I will share them with you, understanding that I may come across as bizarre or arcane:

  1. I do not like it when young girls talk like they live in Southern California near the beach, unable to correctly form consonants.
  2. While we’re still on the talking situation, if I found myself to be a person of color, I would do everything in my power to cease speaking with a Southern accent, thereby impersonating my former oppressors.
  3. Fat people should not eat at buffets. Put it in a carryout box and take it home. For since I am a fat person, I am fully aware that if I don’t eat slowly and lightly at the buffet, everyone in the room will assume they understand the heights and depths of my gluttony.
  4. Women cannot achieve equality by insisting they are superior to men.
  5. Men cannot achieve equality by pretending in front of their friends that they think women are smarter than men.
  6. I think black Americans do a disservice to themselves by referring to their race as African-American. There isn’t any one of them who would last five minutes on the African continent.
  7. I would like to live in a world where rock and roll music can be enjoyed without buying into the culture of drugs, illicit sex and profane lyrics.
  8. I think rap music should be allowed but should be considered just as seriously as one values an organ recital at your church. In other words, you’re glad it’s there because it enhances the culture, but you probably won’t show up.
  9. Anyone who is political is unhelpful. Life is not political–it’s unpredictable. And if you’re not prepared to make adjustments toward what works, you will get trapped into what doesn’t.
  10. Stop telling me that you have found a solution to a problem only to tell me next week that the solution offered ends up causing cancer.

There are 10 right off the top of my head without even breaking a sweat.

Wait! There’s an 11th:

People who tell me that breaking a sweat will make me healthier… who end up in the emergency room with pulled muscles, broken bones and heart attacks.

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dictionary with letter A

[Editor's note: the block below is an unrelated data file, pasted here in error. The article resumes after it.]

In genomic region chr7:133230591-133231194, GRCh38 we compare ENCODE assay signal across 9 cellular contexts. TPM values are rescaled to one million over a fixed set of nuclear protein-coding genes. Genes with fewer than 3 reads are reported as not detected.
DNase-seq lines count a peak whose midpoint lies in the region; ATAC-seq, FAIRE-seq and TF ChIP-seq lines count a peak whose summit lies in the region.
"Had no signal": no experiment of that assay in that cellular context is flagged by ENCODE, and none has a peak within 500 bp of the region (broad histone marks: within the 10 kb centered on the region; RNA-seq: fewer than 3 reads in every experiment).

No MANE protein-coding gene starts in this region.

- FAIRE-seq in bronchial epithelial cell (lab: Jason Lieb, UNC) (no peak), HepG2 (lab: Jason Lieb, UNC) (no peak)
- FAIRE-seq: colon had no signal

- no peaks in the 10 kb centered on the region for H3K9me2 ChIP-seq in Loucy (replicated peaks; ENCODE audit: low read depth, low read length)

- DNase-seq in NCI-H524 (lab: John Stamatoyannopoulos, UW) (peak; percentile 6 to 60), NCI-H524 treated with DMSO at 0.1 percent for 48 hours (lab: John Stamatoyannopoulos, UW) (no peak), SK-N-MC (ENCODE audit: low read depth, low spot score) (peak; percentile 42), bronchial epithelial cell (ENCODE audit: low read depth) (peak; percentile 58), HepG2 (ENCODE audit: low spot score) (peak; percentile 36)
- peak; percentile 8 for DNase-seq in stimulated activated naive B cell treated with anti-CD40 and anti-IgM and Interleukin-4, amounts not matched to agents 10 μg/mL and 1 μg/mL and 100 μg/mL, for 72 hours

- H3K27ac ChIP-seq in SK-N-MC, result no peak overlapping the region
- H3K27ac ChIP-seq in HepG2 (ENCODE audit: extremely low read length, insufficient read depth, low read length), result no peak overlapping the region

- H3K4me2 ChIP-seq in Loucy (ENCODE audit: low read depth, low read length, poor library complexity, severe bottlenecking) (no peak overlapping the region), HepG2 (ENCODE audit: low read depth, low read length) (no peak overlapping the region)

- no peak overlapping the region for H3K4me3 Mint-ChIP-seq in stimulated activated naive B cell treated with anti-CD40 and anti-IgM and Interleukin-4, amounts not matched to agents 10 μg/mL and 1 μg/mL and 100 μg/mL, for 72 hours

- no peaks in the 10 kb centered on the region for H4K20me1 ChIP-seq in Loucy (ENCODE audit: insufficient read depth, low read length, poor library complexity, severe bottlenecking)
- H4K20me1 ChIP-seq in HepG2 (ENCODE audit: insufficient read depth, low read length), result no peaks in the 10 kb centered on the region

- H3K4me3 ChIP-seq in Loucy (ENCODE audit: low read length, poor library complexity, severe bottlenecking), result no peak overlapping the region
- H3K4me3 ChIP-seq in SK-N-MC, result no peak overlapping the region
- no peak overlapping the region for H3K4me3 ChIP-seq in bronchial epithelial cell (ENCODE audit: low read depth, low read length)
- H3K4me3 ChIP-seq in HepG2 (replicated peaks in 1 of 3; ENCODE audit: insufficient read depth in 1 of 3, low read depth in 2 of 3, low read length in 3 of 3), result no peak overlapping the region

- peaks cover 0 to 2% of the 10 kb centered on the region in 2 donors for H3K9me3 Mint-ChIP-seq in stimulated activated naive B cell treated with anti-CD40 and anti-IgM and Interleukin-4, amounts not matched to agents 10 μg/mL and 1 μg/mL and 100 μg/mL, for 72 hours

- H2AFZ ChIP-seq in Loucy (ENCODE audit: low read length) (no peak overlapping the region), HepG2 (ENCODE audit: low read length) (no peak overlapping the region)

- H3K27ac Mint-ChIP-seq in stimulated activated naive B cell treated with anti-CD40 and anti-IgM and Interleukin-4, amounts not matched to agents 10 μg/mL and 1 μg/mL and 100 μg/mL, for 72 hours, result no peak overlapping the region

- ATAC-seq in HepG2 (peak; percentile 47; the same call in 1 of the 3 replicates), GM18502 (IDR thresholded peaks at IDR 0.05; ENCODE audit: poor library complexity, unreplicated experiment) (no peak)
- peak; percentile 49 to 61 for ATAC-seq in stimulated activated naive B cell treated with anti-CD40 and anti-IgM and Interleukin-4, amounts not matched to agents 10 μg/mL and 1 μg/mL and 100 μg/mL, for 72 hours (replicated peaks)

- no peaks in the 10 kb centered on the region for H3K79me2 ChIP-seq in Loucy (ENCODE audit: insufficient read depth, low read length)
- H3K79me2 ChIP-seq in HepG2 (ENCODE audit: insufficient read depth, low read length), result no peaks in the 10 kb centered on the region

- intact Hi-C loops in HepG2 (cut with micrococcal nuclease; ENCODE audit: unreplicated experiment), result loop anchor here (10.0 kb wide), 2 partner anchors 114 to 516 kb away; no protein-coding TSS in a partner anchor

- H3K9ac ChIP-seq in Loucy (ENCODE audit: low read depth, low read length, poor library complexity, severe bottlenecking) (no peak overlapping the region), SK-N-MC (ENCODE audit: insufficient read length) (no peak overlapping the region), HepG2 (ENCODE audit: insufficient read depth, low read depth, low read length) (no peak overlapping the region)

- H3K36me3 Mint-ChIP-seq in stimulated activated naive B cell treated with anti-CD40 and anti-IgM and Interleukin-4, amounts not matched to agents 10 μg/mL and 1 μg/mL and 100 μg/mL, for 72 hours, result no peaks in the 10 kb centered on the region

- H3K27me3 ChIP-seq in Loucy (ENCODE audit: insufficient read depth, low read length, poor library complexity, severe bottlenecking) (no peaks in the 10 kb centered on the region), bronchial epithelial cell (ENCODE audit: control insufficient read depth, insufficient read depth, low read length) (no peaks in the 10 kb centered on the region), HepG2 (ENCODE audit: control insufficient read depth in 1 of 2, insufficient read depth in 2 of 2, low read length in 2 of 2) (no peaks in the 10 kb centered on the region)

Anthropology: (n) the comparative study of human societies and cultures

There is an abiding, if not persistent, inclination to believe that intelligence invokes individuality.

In other words, because the human race possesses greater brain power than, let’s say, the duck, we are segregated into a multitude of clumps that not only differentiate us from one another, creating chasms of separation, sprouting suspicion.

Anthropology would do a great service to humankind if it pursued the premise that we are much more like the duck. No one sits around and discusses how ducks from the south are different from ducks from the north. (Maybe it’s because they fly south for the winter and north for the summer. Of course, most of our aging human population has similar travel plans.)

It is ironic to me that a scientific community which fastidiously places us within the animal kingdom as brother and sister to our jungle family suddenly decides to separate us from that kingdom when it comes to matters of race and culture.

Is it possible that we would be better off if we punctuated our similarities instead of showcasing our differences?

  • For instance, does someone born in Siberia who is transplanted right after birth to Southern California still prefer to wear parkas?
  • Would a native of Africa, born in the Serengeti, if translated to London-town, constantly find him or herself pining to hunt with a spear?

Can we really continue to take the attributes that are engrained and nearly beaten into us by our families and pretend that they’re a part of our natural desire?

Very few people ever consider the personality profile of an individual chimpanzee. Yet in some sort of “Homo sapien silliness,” we think that each and every one of us is a snowflake falling from the heavens, with our own particular jagged edges.

Yes, I believe anthropology would provide a salvation to humans if the science explained how much we share in common.

We would certainly be more like the duck, and realize that our particular quack … is not that special.